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Election 2024 Government & Politics

Political notes: Ad wars in CD-3, Alsobrooks and Trone amp up endorsements

U.S. Rep. Jamie Raskin (D-8th) endorses Prince George’s County Executive Angela Alsobrooks (D) for U.S. Senate in a video that was released Monday. Screenshot.

At least two candidates in the very crowded 3rd congressional district Democratic primary are on the air this week, ahead of the May 14 vote.

Former U.S. Capitol Police officer Harry Dunn is up Tuesday with his second TV ad and his first radio spot, while state Sen. Sarah K. Elfreth (D-Anne Arundel) is launching her first TV ad.

Dunn’s second TV ad, not unlike his first, leans into his heroism during the Jan. 6, 2021 insurrection at the U.S. Capitol and his later crusade against political extremists allied with former President Donald Trump.

“What’s most important to you?” Dunn says in a voice-over at the top of the 30-second ad, as images flash of happy individuals and families engaged in a number of different activities.

“Now, what would you do to protect it? I’m Harry Dunn and after defending the Capitol from Trump’s insurrectionists, I used my voice to fight back.”

The ad then switches to footage of the testimony Dunn gave to the special U.S. House committee that investigated Jan. 6.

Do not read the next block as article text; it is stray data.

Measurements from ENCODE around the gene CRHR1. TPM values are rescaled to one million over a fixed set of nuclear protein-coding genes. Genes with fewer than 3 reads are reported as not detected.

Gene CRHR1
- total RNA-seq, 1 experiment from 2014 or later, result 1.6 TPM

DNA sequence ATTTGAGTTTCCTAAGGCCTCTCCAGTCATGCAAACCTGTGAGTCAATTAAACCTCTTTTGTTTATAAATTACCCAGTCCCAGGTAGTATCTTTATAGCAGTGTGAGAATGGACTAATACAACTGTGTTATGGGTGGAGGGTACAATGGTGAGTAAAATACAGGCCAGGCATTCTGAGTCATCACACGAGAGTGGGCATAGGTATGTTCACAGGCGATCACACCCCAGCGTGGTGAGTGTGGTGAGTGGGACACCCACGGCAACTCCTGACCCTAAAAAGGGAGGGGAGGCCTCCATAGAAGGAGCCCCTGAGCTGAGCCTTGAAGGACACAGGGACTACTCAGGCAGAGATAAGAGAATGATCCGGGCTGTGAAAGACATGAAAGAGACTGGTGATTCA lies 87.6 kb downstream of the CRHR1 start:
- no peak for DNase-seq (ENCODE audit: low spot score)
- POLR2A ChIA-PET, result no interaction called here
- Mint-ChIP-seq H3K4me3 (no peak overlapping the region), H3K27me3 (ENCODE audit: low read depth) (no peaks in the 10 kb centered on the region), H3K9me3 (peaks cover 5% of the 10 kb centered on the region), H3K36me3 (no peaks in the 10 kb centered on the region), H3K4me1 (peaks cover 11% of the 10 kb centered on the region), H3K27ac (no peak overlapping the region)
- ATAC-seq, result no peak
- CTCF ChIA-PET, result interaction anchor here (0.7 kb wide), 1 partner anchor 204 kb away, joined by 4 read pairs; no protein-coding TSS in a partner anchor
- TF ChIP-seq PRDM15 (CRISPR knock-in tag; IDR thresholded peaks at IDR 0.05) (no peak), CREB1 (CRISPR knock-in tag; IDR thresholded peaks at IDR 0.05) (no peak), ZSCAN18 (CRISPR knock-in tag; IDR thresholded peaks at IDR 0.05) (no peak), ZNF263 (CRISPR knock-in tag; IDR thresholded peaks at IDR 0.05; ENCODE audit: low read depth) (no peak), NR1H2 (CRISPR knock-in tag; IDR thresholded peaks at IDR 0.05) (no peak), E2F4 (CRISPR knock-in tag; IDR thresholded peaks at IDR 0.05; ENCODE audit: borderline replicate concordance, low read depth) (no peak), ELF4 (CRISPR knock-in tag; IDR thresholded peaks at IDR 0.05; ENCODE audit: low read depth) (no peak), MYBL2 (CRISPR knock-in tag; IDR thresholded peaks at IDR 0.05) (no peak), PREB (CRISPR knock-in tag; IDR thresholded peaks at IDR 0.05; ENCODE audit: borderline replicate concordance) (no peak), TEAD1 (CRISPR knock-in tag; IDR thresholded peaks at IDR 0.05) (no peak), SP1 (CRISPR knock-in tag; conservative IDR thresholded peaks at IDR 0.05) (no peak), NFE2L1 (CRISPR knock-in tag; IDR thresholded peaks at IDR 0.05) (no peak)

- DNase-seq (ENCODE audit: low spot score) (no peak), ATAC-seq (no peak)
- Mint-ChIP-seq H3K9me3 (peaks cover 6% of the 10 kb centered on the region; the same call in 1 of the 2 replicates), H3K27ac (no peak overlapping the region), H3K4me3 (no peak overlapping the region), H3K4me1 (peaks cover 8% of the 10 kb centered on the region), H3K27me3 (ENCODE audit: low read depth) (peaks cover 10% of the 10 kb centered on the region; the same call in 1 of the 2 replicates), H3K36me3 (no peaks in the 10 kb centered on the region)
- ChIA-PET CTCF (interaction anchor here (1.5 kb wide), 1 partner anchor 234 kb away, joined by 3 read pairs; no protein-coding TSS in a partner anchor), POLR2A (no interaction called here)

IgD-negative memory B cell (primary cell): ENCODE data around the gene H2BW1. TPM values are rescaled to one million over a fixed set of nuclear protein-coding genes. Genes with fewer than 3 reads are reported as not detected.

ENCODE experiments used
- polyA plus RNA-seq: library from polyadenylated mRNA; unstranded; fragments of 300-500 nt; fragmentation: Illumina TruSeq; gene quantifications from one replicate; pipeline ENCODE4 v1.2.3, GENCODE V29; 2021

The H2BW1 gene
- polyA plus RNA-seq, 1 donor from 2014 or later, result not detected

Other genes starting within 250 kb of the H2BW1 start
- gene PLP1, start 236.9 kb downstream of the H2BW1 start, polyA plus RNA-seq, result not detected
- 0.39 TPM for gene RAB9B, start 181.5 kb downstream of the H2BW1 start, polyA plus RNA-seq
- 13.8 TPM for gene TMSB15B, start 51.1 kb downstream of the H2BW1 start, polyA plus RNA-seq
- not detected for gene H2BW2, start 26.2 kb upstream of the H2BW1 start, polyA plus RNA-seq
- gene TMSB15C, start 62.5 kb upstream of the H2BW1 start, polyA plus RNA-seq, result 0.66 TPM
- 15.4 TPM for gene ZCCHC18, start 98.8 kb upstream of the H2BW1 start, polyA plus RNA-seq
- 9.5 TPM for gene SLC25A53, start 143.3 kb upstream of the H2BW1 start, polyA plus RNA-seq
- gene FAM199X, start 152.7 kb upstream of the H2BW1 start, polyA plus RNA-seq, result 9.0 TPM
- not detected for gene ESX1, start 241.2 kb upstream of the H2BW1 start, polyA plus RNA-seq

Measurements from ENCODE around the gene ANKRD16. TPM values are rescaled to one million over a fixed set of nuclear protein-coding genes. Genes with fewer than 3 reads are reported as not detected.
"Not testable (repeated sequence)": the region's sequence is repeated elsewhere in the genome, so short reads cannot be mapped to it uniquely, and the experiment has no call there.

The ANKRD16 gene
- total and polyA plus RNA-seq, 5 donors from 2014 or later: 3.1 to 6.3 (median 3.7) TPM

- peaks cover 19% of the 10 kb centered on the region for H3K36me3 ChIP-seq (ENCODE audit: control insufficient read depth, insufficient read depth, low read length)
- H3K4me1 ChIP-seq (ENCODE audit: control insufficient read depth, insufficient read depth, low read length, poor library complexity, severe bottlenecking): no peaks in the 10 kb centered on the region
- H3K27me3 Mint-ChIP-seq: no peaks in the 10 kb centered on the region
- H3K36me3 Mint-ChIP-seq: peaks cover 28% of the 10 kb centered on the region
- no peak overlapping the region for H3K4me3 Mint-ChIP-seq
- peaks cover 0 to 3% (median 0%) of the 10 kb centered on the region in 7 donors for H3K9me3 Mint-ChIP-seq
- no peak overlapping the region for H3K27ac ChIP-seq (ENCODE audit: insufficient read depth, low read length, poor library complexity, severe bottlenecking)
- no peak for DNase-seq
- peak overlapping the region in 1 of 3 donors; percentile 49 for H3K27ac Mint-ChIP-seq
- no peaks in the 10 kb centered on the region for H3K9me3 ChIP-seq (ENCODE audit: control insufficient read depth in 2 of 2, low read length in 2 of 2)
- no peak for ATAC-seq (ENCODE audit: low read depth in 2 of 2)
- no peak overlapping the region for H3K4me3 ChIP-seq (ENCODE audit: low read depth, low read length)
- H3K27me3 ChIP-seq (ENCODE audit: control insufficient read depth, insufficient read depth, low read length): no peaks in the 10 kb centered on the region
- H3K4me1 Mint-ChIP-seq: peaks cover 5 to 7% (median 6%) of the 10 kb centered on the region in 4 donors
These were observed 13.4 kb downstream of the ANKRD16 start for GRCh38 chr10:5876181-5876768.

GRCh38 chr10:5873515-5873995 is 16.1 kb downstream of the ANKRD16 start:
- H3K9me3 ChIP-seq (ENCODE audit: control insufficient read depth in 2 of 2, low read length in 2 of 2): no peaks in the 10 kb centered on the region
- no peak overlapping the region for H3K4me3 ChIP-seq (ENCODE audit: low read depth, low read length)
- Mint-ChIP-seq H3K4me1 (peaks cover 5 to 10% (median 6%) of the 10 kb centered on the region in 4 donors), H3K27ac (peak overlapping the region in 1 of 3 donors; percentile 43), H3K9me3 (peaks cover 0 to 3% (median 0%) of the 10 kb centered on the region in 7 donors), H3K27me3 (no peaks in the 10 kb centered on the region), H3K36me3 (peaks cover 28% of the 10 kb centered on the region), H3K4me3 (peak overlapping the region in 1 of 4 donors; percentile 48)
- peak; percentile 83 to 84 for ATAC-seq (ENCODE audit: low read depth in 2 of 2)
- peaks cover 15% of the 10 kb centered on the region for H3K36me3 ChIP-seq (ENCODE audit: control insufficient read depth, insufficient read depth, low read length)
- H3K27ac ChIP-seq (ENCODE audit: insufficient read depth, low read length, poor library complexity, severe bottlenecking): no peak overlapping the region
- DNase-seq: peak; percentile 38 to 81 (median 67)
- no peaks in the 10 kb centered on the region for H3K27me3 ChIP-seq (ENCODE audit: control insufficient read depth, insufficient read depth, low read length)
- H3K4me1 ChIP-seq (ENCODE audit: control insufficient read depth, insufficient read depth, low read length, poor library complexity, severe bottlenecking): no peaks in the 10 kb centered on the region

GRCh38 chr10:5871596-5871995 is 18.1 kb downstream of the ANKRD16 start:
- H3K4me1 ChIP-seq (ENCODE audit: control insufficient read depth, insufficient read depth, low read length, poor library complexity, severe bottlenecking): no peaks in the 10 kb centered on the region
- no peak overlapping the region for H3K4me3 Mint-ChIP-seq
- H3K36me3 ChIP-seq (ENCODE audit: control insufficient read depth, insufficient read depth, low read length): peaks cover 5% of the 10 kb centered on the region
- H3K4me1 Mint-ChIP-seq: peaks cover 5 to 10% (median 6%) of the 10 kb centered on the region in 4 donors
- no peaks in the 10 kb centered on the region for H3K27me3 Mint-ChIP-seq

“To the rioters, insurrectionists and terrorists of that day … you all tried to disrupt democracy that day and you all failed,” he says. Then Dunn returns to the narration, with video of the mayhem at the Capitol on Jan. 6.

“They will keep trying. But they’ll keep failing. I approved this message because Maryland’s future is what’s most important to me. And I’ll do anything to protect it.”

A campaign spokesperson said the campaign has made a six-figure buy to air the ad on Baltimore broadcast TV, cable and digital.

The 60-second radio ad is a more traditional biographical spot, with a female narrator laying out aspects of Dunn’s law enforcement career that many people might be familiar with, along with his education background and the values he learned from his family. Dunn speaks in the final 15 seconds of the ad.

“This is Harry Dunn and I approved this message because to create economic opportunities for all, defend abortion rights and bring down the rising costs of health care, we have got to stop Donald Trump and MAGA extremists,” he says. “I’ve done it before, and I’ll do it again in Congress.”